During our transformation, we did not lose sight of the fact that our primary purpose was to assist our clients. Through our network of 84 overseas locations in 49 markets, we provided over 12,000 services to more than 4,800 Australian organisations, helping them to identify export opportunities or partnerships in overseas markets. And we delivered export advice to 210 new clients over the phone and email through our First-Tier Services team. Our 10 Austrade and 28 TradeStart offices in Australia complete our network of 122 points of presence around the globe.

We helped attract productive foreign direct investment to Australia

In 2017–18, we helped facilitate 113 inward investment outcomes worth almost $4.8 billion, across a variety of sectors, including services and technology, agrifood, and resources and energy. Productive foreign direct investment provides jobs for Australians, boosts productivity and helps diversify our economy. Investments facilitated by Austrade during 2017–18 helped safeguard over 27,000 Australian jobs.

We continued to promote the benefits of free trade

Austrade’s delivery of its free trade agreements seminar program continued in 2017–18. As the program has evolved, we have improved our presentations to provide more appropriate information that is better tailored to exporters and potential exporters. Some attendees had already attended a previous seminar, and we used their feedback to improve our presentation, providing information that is more relevant to exporters. TradeStart has been integral to supporting the seminar series, as well as supporting further outreach activities in regional Australia. Austrade has also focused on establishing a network of Australian exporters to mentor and support each other through the process.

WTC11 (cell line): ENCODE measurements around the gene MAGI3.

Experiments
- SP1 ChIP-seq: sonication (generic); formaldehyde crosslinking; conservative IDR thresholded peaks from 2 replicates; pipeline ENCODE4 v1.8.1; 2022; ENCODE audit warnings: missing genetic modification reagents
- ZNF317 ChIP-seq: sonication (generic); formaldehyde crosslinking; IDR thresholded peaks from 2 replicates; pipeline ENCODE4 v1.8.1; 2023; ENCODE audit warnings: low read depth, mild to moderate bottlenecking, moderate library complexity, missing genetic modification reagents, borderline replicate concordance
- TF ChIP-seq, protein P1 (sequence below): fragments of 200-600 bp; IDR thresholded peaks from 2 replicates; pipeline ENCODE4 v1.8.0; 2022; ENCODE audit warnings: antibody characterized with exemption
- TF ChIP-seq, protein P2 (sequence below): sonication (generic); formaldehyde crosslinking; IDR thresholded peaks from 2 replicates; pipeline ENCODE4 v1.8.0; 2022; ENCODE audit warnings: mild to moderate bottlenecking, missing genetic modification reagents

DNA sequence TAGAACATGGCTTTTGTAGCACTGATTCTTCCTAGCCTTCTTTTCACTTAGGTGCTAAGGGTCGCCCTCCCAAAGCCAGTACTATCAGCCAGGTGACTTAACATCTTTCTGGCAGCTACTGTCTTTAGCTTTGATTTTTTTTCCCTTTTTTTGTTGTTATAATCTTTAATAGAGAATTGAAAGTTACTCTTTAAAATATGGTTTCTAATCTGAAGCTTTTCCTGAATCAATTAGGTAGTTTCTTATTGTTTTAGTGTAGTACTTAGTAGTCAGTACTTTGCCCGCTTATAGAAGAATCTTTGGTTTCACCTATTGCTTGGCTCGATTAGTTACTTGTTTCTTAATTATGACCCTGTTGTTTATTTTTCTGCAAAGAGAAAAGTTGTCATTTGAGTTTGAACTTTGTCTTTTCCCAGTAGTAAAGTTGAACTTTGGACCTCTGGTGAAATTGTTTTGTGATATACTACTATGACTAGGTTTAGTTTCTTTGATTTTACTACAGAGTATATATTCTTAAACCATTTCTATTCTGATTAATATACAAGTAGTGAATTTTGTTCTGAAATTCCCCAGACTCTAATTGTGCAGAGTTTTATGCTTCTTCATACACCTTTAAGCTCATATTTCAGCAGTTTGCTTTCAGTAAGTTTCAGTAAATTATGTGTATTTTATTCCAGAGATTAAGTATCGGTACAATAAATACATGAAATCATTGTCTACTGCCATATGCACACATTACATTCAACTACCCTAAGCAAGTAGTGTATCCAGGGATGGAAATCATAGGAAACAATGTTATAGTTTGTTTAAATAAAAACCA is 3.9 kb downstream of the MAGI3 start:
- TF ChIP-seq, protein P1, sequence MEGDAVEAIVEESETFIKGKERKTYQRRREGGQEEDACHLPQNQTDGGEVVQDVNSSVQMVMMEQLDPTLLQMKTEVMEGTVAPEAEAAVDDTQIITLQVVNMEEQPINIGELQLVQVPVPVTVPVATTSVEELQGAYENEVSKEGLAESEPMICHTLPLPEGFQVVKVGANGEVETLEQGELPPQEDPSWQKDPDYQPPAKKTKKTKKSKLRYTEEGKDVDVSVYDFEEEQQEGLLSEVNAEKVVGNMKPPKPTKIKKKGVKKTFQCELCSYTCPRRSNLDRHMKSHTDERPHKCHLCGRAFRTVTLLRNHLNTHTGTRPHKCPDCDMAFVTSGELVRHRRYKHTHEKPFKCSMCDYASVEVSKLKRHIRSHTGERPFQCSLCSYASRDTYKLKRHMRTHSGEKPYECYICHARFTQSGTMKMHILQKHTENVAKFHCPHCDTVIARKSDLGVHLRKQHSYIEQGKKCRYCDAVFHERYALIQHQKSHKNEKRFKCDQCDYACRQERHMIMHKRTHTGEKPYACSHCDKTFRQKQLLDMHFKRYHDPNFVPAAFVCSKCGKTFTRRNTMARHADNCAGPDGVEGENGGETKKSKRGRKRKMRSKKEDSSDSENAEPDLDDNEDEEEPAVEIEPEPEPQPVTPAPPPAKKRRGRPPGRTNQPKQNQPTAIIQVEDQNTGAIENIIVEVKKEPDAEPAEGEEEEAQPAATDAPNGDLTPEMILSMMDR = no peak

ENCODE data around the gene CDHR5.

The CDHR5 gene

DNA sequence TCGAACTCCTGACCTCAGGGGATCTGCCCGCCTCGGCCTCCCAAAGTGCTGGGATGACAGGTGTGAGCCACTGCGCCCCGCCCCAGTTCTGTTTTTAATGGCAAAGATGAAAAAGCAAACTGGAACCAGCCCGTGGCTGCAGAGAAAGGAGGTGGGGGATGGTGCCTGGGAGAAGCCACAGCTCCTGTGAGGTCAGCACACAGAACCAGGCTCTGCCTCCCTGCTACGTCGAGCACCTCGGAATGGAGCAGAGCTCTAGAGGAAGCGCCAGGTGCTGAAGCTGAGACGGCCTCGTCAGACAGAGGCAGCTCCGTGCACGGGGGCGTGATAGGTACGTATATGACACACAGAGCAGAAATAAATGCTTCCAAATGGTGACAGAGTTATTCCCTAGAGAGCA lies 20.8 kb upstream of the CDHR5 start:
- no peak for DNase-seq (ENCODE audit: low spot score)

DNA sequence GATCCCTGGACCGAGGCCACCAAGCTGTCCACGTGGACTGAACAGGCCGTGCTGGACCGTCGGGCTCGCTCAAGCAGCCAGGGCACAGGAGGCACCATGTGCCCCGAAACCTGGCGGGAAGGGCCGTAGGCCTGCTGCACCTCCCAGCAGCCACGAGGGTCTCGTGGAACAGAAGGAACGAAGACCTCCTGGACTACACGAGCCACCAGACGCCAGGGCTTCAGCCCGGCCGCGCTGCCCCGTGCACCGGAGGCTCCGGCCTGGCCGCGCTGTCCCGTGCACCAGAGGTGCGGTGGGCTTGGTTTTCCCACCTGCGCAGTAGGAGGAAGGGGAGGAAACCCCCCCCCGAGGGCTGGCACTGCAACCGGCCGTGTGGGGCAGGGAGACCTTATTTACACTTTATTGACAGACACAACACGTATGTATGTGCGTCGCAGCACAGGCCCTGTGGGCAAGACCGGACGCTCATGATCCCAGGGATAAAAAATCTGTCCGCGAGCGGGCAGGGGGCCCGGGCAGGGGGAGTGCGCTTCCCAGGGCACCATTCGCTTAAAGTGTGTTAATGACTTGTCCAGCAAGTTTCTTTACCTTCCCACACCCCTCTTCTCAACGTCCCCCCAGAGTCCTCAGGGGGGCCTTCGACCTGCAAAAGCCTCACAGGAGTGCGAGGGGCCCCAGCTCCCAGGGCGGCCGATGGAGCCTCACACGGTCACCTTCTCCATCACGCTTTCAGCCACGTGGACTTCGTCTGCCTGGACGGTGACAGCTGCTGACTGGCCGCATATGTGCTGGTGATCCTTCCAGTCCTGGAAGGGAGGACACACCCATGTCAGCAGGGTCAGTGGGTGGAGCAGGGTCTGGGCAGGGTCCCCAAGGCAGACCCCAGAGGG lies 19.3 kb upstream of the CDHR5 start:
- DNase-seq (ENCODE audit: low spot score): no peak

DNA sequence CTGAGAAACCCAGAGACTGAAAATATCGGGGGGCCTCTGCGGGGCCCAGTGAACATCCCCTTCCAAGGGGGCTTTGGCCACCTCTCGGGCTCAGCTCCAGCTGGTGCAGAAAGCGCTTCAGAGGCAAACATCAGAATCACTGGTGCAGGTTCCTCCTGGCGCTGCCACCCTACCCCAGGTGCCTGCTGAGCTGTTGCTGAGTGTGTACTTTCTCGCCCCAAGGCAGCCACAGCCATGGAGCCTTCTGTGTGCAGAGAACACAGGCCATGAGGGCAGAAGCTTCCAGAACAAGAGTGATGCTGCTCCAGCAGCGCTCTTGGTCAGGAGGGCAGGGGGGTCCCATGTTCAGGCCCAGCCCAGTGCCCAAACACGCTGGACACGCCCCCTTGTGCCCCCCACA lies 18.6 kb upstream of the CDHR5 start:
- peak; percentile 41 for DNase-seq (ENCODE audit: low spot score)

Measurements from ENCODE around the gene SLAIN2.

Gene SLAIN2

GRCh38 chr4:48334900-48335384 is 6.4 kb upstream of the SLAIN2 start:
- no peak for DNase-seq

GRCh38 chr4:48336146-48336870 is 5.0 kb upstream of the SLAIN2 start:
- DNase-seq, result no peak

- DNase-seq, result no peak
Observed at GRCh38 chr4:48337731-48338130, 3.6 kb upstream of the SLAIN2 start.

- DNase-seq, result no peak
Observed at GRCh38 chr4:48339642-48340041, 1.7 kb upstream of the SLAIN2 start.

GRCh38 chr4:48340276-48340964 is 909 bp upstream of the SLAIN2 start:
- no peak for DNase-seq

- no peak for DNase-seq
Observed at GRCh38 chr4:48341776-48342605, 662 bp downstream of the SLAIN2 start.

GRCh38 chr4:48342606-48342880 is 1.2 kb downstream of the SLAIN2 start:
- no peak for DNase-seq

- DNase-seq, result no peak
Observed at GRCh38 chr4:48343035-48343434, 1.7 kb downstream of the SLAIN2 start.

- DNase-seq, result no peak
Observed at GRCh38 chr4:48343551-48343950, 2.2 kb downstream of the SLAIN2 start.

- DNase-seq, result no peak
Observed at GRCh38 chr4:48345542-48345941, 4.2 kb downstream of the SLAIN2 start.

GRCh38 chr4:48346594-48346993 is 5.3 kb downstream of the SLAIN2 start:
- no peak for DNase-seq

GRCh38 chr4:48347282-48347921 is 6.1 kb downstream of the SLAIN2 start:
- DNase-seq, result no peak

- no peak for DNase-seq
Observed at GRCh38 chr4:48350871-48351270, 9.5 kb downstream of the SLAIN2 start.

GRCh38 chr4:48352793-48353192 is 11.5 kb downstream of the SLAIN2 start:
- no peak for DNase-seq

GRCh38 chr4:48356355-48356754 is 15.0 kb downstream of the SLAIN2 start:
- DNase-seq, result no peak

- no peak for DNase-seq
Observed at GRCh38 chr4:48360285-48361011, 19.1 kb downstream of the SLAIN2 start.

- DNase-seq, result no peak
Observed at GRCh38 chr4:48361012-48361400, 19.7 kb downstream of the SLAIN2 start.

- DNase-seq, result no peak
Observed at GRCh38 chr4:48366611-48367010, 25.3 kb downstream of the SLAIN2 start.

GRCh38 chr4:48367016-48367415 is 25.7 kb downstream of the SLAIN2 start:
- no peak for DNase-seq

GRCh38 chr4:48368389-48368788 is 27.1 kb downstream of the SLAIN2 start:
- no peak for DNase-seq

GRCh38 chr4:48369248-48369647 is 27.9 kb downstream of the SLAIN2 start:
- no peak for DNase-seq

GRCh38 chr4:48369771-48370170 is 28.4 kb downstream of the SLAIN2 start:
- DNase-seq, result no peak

We delivered minister-led business missions and Australia Week programs

Austrade continued to deliver results through minister-led business missions, including Australia Week programs, helping to spread the word about Australia’s capabilities and investment opportunities among our major trading partners. During 2017–18, Austrade coordinated three minister-led business missions—to Singapore, Saudi Arabia and Mexico— as well as a major minister-led business mission to India as part of Australia Business Week in India 2017, with 157 delegates participating in 75 events across six locations. Commercial deals are likely to flow from the events, with 98 per cent of surveyed respondents reporting that their participation had resulted in an advantage for their organisation.

We brought our commercial voice to the foreign policy white paper

Austrade contributed to the development of a new foreign policy white paper, released in November 2017. The paper underlined the Government’s intention to ensure that Australia’s diplomacy is equipped to support the country’s commercial interests. Since the paper’s publication, the Department of Foreign Affairs and Trade and Austrade have been cooperating closely on the development of joint strategies in overseas posts to bring economic and commercial diplomacy to all aspects of Austrade’s business.

We promoted investment opportunities in northern Australia